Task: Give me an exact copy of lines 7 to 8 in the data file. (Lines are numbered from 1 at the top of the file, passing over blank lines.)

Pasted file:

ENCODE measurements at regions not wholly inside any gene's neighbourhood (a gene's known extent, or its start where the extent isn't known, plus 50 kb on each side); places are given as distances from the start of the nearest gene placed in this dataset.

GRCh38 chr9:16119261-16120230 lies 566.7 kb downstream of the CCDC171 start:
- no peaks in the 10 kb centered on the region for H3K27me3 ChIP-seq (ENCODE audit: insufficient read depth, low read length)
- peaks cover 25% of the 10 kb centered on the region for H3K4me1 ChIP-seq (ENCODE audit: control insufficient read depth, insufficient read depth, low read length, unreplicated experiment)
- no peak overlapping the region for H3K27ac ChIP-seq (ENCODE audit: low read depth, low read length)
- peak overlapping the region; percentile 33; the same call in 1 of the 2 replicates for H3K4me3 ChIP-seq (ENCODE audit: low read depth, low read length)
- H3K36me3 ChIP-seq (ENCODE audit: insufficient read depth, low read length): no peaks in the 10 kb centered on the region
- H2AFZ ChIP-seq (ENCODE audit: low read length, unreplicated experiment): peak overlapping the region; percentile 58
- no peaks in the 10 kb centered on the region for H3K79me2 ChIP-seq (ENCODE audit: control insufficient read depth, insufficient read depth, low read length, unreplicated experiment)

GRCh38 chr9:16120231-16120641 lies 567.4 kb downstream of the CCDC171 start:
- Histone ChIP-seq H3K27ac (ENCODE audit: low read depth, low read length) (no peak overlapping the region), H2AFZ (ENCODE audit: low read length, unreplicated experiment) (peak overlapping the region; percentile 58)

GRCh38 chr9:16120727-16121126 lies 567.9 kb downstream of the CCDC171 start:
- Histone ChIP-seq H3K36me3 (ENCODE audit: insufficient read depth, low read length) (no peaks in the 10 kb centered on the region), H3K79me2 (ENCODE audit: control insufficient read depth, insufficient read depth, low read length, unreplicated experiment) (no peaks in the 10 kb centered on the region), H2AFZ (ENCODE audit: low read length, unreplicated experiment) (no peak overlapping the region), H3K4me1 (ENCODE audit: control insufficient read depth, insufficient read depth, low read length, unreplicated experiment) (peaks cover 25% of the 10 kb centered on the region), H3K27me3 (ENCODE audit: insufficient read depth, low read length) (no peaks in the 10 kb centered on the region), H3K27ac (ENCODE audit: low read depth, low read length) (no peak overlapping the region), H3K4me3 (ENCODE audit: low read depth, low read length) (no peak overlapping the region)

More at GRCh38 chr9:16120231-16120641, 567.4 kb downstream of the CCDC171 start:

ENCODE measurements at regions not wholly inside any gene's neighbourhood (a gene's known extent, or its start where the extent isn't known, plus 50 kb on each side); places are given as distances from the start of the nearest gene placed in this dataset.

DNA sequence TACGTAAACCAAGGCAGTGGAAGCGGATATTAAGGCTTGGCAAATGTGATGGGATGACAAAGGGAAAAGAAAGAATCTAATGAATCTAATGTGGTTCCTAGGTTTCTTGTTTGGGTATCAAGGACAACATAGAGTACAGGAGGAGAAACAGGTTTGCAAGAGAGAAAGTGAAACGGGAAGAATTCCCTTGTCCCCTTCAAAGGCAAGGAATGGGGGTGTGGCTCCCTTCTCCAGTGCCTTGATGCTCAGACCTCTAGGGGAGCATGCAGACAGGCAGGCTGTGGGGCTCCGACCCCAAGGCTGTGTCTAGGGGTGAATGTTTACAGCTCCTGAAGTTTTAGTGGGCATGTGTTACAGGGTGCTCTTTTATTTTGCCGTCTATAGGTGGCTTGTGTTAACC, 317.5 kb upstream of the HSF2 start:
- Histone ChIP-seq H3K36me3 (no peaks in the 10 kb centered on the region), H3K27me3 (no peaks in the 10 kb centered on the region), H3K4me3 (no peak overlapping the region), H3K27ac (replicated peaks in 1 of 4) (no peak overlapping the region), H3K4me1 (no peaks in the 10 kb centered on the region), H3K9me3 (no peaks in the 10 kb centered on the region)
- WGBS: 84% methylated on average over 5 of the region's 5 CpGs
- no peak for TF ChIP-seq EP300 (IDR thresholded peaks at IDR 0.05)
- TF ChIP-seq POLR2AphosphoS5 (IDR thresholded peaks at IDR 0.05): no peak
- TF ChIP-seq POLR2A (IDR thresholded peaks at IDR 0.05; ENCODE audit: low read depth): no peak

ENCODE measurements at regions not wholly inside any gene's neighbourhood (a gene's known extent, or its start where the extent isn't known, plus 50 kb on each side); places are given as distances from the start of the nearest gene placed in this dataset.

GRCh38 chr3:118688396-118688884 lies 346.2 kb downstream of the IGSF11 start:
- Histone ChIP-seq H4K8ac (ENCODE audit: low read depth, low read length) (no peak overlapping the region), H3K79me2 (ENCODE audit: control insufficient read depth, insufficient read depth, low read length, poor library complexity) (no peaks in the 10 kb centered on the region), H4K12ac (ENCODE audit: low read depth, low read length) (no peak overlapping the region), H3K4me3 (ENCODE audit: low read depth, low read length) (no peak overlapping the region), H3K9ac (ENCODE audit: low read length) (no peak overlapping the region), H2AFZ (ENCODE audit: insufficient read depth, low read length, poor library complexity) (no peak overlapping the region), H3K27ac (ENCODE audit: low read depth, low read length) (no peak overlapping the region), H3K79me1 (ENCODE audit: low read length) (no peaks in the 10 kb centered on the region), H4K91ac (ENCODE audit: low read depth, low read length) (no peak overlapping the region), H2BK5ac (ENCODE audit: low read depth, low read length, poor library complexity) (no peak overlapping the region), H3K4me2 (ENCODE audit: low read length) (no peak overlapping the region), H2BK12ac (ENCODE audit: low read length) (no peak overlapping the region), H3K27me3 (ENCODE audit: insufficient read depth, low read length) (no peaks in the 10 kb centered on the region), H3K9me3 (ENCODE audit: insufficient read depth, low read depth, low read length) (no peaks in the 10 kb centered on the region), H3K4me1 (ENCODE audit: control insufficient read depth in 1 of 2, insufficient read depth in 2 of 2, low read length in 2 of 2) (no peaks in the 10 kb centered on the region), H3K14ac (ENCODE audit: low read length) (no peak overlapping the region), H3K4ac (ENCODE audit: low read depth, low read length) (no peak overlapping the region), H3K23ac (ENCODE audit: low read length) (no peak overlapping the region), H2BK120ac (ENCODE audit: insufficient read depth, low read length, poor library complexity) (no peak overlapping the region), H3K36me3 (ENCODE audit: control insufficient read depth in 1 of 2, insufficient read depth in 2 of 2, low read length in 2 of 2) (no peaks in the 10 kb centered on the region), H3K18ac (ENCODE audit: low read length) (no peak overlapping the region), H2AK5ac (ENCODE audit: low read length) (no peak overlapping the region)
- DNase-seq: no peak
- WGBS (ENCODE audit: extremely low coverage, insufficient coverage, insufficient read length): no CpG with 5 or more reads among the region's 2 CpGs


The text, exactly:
- H3K36me3 ChIP-seq (ENCODE audit: insufficient read depth, low read length): no peaks in the 10 kb centered on the region
- H2AFZ ChIP-seq (ENCODE audit: low read length, unreplicated experiment): peak overlapping the region; percentile 58